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Here’s why we should put more money into Alzheimer’s research

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In April, the Congressional Budget Office reported the U.S. annual budget deficit will reach $1 trillion by 2020. That’s a troubling trajectory, but no one in Washington seems to care enough to stop spending money.

I only see one answer. Washington needs to spend more money. Spending in one area now might actually help avert a fiscal apocalypse later.

{mosads}A single disease, Alzheimer’s, costs America $277 billion per year; a figure projected to quadruple — to over $1 trillion (that’s one thousand billion dollars annually)— by midcentury.


That would cost Medicare and Medicaid $750 billion; the equivalent of one-fifth of the federal government’s entire current budget.

According to Dr. Greg Petsko of Weill Cornell Medical College, Alzheimer’s is “the hardest medical problem humankind has ever tried to crack.”

And yet the emerging hope among scientists — and the hopelessness of Washington — makes finding a cure for Alzheimer’s perhaps the most realistic option available to avert a future fiscal crisis in the U.S.

According to Dr. Petsko, Alzheimer’s is one of the few problems where throwing money at it may actually be a good idea.

Scientists still don’t fully understand what causes Alzheimer’s or how and why it progresses.

Expanding this understanding entails the kind of basic research that typically gets done in government and academic research labs. U.S. pharmaceutical companies are amazing engines of innovation, but the compounds they develop often work on targets that have already been identified somewhere else.

And, researchers need to find more targets. Alzheimer’s drugs that have reached human clinical trials have failed at a high rate — about 99.6 percent since 2003 according to one analysis. The five Alzheimer’s treatments that are currently available only treat symptoms, without preventing, slowing or reversing the disease.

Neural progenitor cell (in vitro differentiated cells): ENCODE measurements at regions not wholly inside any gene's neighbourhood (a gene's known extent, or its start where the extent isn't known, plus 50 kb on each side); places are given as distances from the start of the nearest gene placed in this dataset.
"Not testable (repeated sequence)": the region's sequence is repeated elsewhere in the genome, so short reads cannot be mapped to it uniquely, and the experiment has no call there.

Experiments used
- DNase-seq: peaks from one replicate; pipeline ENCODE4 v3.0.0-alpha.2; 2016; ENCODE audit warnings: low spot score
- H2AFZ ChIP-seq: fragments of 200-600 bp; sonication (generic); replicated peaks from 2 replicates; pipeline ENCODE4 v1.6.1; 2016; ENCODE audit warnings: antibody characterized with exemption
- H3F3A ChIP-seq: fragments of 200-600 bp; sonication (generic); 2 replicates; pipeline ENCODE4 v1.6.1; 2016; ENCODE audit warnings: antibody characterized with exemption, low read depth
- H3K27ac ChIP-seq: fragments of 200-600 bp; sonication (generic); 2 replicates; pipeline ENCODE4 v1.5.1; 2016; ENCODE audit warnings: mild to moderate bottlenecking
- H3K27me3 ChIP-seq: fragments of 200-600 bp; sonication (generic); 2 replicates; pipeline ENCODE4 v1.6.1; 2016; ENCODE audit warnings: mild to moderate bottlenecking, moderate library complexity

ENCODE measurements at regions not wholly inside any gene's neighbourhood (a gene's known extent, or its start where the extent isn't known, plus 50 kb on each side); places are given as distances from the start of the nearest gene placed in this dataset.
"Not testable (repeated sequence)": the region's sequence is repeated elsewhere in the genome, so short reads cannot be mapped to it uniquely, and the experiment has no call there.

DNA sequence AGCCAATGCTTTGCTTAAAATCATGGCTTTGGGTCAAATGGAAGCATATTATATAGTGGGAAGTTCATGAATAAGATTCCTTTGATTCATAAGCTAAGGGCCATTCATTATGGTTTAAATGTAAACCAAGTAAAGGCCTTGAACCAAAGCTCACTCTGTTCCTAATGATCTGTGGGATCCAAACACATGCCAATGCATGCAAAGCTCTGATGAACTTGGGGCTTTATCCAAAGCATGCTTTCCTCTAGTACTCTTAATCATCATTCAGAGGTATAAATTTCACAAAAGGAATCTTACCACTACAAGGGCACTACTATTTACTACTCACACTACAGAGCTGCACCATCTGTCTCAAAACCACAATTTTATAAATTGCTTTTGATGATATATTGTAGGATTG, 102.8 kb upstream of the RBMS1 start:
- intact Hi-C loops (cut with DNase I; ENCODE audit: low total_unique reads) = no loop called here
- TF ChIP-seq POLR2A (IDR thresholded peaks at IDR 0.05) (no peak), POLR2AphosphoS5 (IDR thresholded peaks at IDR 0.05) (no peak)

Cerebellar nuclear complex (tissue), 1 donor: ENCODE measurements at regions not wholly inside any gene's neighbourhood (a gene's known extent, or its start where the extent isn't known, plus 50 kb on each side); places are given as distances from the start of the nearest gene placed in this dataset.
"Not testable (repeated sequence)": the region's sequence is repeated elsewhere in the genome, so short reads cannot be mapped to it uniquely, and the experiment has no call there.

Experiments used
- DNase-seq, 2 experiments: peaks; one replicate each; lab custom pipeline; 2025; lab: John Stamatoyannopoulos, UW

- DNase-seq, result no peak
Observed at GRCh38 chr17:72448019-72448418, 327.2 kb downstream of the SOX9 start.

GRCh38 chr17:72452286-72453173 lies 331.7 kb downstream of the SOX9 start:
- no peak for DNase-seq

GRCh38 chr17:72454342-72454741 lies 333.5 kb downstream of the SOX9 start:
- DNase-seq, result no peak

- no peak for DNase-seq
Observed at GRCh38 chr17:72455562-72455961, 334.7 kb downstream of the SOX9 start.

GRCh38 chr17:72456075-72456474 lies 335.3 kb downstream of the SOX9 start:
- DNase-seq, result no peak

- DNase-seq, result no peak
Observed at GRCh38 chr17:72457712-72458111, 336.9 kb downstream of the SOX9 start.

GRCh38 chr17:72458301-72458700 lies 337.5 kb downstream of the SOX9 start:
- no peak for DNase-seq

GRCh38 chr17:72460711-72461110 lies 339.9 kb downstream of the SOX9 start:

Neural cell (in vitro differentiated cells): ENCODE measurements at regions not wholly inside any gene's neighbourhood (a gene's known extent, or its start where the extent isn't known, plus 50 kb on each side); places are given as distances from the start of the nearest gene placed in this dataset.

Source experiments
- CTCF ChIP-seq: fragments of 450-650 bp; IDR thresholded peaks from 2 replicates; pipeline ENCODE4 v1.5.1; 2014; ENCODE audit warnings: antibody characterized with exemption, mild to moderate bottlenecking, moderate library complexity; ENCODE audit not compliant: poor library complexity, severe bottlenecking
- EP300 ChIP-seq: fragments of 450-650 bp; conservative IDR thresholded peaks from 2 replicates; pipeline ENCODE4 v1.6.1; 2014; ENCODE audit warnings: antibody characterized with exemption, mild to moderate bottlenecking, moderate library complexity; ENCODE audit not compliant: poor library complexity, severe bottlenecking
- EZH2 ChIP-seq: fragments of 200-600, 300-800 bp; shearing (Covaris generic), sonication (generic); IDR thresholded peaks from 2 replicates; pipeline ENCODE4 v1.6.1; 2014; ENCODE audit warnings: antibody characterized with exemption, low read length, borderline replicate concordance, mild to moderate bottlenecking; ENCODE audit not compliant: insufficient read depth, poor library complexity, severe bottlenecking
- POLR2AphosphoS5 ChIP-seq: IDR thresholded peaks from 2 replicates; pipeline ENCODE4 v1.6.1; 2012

According to Dr. Howard Fillit, Chief Science Officer of the Alzheimer’s Drug Discovery Foundation (ADDF), translating research about disease biology into treatments for chronic disease often takes 30 or more years. Today’s breakthrough cancer therapies are built on yesterday’s federal investments in basic science through entities like the National Institutes of Health (NIH) and the National Cancer Institute.

Earlier this year, Congress passed a budget-busting spending bill that featured at least one silver lining: The NIH received its biggest funding boost in 15 years, including a 30 percent increase in Alzheimer’s research funding.

But according to Dr. Petsko, NIH funding for Alzheimer’s and Dementia research — at about $1.4 billion annually — still lags well behind what researchers need and what other diseases already get, with AIDS getting $3 billion and cancer $6 billion.

More federal research funding for Alzheimer’s would attract more top-tier scientific talent to the field. As Dr. Petsko said, “Researchers follow the grant dollars.” 

It could also answer specific questions that badly need answers. For example:

  1. Beta amyloid protein plaques are a notable sign of a brain with Alzheimer’s. But no less a figure than Alois Alzheimer — the doctor who discovered the disease — suggested these plaques weren’t responsible for the degeneration of brain neurons. What is?
  2. Early Alzheimer’s research suffered from over-reliance on bad animal models and clinical trials that studied patients who already had late-stage disease. How can researchers design better clinical trials that can reach and track patients earlier?
  3. The brain, like the body, has an immune system. How can it be mobilized to fight Alzheimer’s?

Research is underway now in several of these areas. If history is any guide, most of this research will end in failure. And that’s OK, as more studies and more research dollars will enable scientists to “fail fast and succeed faster.”

Dr. Petsko thinks that with the proper investment in research, from government, philanthropy and the private sector, we could have Alzheimer’s treatments that alter the course of the underlying disease within a decade. Failing to make this investment could set this effort back an additional 10 or 20 years.

That’s not a risk anyone in Washington should be willing to take. If there is a potential cure for Alzheimer’s, it should not go undiscovered for lack of a few billion dollars in a four thousand-billion-dollar annual budget.

Our politicians aren’t willing to fix America’s budget woes. With a little help, maybe our scientists can.

Andrew Tisch is the chairman of Loews Corporation and a cofounder of the national political reform group No Labels.

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